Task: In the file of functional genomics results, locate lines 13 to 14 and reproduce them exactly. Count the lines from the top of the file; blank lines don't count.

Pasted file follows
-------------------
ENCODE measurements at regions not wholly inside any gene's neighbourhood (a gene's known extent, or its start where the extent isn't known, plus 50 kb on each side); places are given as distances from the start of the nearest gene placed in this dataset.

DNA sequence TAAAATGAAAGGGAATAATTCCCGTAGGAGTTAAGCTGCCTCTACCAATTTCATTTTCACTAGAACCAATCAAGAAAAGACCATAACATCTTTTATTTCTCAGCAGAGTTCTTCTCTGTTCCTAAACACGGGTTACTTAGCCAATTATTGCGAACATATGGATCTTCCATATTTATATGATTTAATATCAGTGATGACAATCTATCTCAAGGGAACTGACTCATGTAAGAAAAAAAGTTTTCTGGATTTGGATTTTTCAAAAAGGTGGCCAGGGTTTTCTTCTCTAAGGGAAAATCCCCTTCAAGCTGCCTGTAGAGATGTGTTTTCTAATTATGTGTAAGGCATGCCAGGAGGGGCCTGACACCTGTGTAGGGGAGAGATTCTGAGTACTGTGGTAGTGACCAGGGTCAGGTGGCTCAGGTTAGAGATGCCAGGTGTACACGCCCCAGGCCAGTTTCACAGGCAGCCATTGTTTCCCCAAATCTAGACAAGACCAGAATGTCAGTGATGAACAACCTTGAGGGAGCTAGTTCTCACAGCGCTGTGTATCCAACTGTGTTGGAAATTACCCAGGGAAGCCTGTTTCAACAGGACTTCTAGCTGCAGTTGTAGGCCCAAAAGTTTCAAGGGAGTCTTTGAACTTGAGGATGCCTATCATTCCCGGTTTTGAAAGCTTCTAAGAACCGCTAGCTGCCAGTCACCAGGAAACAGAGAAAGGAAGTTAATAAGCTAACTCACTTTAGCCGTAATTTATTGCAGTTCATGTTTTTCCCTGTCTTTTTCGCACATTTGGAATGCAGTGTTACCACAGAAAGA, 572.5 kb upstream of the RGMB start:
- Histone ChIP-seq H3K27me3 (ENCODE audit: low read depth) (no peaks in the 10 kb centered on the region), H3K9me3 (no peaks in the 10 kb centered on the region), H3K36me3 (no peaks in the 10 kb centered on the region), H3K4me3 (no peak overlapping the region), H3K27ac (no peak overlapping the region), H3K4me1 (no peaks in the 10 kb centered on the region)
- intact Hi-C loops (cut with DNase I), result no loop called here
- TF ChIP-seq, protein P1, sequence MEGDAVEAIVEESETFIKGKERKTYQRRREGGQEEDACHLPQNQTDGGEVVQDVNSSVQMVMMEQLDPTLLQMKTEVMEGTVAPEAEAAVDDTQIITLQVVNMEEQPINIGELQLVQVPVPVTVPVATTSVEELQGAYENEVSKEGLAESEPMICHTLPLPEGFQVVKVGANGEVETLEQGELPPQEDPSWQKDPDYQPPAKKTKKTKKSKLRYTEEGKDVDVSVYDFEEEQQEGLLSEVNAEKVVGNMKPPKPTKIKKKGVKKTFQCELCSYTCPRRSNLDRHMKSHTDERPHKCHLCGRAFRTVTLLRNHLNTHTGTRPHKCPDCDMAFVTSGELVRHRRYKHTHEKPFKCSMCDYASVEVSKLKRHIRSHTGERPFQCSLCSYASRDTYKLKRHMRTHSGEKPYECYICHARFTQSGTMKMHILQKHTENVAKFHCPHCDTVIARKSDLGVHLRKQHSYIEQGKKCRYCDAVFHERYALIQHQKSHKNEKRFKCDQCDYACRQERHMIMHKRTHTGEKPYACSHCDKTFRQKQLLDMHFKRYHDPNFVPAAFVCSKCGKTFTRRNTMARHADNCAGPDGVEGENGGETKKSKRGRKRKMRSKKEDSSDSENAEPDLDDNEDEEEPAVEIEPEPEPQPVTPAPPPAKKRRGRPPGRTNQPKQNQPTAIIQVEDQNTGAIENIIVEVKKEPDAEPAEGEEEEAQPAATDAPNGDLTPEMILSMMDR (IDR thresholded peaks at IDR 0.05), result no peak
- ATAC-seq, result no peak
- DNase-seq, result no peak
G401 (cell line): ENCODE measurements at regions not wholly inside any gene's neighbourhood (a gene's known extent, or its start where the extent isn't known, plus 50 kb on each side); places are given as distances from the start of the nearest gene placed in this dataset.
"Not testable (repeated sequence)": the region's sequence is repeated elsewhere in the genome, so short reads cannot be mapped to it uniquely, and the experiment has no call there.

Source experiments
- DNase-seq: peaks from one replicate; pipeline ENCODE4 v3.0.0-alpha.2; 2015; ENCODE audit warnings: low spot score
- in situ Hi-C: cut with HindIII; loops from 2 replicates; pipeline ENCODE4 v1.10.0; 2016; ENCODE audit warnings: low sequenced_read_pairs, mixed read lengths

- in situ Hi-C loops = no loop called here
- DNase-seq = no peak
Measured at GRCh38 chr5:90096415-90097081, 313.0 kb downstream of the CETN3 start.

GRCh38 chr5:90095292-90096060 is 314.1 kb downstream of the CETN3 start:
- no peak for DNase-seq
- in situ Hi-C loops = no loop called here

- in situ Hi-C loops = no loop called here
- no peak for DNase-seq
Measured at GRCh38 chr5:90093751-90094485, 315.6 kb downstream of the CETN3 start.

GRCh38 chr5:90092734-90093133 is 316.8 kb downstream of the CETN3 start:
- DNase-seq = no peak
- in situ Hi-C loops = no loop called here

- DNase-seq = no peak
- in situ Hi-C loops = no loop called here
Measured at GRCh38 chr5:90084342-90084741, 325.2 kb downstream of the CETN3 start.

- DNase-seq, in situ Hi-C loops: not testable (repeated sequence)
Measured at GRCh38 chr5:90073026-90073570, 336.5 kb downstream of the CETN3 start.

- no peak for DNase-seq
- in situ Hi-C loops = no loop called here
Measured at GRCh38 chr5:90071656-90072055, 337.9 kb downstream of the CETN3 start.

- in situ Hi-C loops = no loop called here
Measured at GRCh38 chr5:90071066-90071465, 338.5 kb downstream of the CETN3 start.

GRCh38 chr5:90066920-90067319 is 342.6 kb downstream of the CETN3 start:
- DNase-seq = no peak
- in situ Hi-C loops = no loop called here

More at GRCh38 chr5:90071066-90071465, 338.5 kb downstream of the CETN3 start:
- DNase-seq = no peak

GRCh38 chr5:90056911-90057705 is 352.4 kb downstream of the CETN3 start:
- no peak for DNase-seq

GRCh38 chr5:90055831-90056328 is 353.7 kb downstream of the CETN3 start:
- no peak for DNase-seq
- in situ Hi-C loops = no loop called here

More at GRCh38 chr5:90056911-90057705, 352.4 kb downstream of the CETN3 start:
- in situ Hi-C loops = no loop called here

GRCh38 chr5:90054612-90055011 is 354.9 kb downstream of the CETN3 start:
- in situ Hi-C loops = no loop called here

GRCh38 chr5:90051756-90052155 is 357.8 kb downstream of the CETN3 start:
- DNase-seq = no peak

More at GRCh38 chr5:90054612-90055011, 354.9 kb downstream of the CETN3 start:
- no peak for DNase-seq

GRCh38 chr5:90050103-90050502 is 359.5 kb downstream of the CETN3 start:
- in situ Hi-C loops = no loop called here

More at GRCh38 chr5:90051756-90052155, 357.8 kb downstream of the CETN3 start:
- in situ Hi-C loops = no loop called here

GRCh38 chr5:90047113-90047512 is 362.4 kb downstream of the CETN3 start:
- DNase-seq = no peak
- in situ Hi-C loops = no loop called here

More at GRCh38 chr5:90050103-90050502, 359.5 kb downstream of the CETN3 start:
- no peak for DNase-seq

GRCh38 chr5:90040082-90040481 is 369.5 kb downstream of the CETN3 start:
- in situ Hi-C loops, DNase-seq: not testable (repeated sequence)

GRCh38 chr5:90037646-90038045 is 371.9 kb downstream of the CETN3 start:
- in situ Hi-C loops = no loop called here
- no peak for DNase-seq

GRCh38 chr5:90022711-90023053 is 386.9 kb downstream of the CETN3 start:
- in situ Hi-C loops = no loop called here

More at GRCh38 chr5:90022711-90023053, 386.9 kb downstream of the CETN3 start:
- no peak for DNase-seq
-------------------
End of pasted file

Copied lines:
- in situ Hi-C loops = no loop called here
- DNase-seq = no peak